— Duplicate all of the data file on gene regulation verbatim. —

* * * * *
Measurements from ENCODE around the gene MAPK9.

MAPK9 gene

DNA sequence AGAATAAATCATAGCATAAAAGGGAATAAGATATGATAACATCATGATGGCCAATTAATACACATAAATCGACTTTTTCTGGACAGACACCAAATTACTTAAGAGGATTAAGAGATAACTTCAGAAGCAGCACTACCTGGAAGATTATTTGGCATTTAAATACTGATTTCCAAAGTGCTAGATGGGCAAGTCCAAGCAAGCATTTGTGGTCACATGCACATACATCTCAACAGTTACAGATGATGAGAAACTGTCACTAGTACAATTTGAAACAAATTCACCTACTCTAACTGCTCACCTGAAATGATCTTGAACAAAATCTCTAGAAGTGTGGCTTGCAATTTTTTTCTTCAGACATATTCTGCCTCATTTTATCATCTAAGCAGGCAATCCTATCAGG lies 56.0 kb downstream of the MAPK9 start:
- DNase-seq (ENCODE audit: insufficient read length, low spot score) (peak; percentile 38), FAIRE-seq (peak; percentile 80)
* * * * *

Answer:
Measurements from ENCODE around the gene MAPK9.

MAPK9 gene

DNA sequence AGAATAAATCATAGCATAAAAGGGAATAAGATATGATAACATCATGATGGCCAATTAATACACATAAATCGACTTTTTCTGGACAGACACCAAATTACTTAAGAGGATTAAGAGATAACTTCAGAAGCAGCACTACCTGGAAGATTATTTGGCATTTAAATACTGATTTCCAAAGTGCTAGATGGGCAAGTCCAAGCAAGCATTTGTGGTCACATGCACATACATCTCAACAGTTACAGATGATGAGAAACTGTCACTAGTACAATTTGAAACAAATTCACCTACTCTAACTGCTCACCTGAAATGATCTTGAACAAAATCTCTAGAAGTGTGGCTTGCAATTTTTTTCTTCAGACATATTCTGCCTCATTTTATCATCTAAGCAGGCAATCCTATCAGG lies 56.0 kb downstream of the MAPK9 start:
- DNase-seq (ENCODE audit: insufficient read length, low spot score) (peak; percentile 38), FAIRE-seq (peak; percentile 80)